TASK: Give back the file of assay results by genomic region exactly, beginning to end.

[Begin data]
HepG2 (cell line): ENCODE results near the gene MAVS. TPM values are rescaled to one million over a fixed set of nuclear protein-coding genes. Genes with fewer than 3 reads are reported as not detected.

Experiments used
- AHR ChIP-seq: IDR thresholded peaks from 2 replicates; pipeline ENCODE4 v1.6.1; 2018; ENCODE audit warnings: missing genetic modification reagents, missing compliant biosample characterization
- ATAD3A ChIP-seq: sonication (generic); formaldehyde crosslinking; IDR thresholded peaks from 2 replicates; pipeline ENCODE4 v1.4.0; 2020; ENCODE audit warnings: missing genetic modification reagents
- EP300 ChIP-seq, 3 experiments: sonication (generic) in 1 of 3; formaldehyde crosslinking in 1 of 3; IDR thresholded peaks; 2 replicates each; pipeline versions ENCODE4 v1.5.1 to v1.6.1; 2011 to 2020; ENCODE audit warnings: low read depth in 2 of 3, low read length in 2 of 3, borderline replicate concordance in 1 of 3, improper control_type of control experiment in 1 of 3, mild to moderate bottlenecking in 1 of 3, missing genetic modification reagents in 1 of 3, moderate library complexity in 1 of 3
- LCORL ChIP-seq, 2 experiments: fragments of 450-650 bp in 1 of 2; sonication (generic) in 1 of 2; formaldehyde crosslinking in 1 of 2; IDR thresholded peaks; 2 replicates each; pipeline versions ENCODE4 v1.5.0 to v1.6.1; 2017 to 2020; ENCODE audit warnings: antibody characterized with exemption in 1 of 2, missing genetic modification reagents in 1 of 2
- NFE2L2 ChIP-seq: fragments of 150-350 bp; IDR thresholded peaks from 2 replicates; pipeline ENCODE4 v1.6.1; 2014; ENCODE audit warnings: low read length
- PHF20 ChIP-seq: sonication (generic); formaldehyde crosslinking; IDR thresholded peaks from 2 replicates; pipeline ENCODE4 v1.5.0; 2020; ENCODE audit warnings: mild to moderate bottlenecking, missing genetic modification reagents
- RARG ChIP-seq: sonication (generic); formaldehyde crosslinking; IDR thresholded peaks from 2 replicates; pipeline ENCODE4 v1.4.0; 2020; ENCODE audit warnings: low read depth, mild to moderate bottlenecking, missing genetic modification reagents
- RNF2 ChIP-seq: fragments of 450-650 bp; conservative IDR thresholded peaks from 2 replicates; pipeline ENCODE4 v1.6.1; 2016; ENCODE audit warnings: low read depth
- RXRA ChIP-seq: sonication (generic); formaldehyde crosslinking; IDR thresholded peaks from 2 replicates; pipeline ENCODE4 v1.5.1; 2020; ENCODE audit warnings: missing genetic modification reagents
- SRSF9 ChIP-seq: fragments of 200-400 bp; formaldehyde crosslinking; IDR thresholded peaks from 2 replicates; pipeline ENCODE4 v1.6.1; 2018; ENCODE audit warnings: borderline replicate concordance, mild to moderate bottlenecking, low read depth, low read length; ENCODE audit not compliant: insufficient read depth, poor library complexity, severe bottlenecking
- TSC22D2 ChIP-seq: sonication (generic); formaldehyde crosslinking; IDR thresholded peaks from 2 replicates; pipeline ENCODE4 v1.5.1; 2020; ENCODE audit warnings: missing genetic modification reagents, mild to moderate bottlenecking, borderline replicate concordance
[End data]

HepG2 (cell line): ENCODE results near the gene MAVS. TPM values are rescaled to one million over a fixed set of nuclear protein-coding genes. Genes with fewer than 3 reads are reported as not detected.

Experiments used
- AHR ChIP-seq: IDR thresholded peaks from 2 replicates; pipeline ENCODE4 v1.6.1; 2018; ENCODE audit warnings: missing genetic modification reagents, missing compliant biosample characterization
- ATAD3A ChIP-seq: sonication (generic); formaldehyde crosslinking; IDR thresholded peaks from 2 replicates; pipeline ENCODE4 v1.4.0; 2020; ENCODE audit warnings: missing genetic modification reagents
- EP300 ChIP-seq, 3 experiments: sonication (generic) in 1 of 3; formaldehyde crosslinking in 1 of 3; IDR thresholded peaks; 2 replicates each; pipeline versions ENCODE4 v1.5.1 to v1.6.1; 2011 to 2020; ENCODE audit warnings: low read depth in 2 of 3, low read length in 2 of 3, borderline replicate concordance in 1 of 3, improper control_type of control experiment in 1 of 3, mild to moderate bottlenecking in 1 of 3, missing genetic modification reagents in 1 of 3, moderate library complexity in 1 of 3
- LCORL ChIP-seq, 2 experiments: fragments of 450-650 bp in 1 of 2; sonication (generic) in 1 of 2; formaldehyde crosslinking in 1 of 2; IDR thresholded peaks; 2 replicates each; pipeline versions ENCODE4 v1.5.0 to v1.6.1; 2017 to 2020; ENCODE audit warnings: antibody characterized with exemption in 1 of 2, missing genetic modification reagents in 1 of 2
- NFE2L2 ChIP-seq: fragments of 150-350 bp; IDR thresholded peaks from 2 replicates; pipeline ENCODE4 v1.6.1; 2014; ENCODE audit warnings: low read length
- PHF20 ChIP-seq: sonication (generic); formaldehyde crosslinking; IDR thresholded peaks from 2 replicates; pipeline ENCODE4 v1.5.0; 2020; ENCODE audit warnings: mild to moderate bottlenecking, missing genetic modification reagents
- RARG ChIP-seq: sonication (generic); formaldehyde crosslinking; IDR thresholded peaks from 2 replicates; pipeline ENCODE4 v1.4.0; 2020; ENCODE audit warnings: low read depth, mild to moderate bottlenecking, missing genetic modification reagents
- RNF2 ChIP-seq: fragments of 450-650 bp; conservative IDR thresholded peaks from 2 replicates; pipeline ENCODE4 v1.6.1; 2016; ENCODE audit warnings: low read depth
- RXRA ChIP-seq: sonication (generic); formaldehyde crosslinking; IDR thresholded peaks from 2 replicates; pipeline ENCODE4 v1.5.1; 2020; ENCODE audit warnings: missing genetic modification reagents
- SRSF9 ChIP-seq: fragments of 200-400 bp; formaldehyde crosslinking; IDR thresholded peaks from 2 replicates; pipeline ENCODE4 v1.6.1; 2018; ENCODE audit warnings: borderline replicate concordance, mild to moderate bottlenecking, low read depth, low read length; ENCODE audit not compliant: insufficient read depth, poor library complexity, severe bottlenecking
- TSC22D2 ChIP-seq: sonication (generic); formaldehyde crosslinking; IDR thresholded peaks from 2 replicates; pipeline ENCODE4 v1.5.1; 2020; ENCODE audit warnings: missing genetic modification reagents, mild to moderate bottlenecking, borderline replicate concordance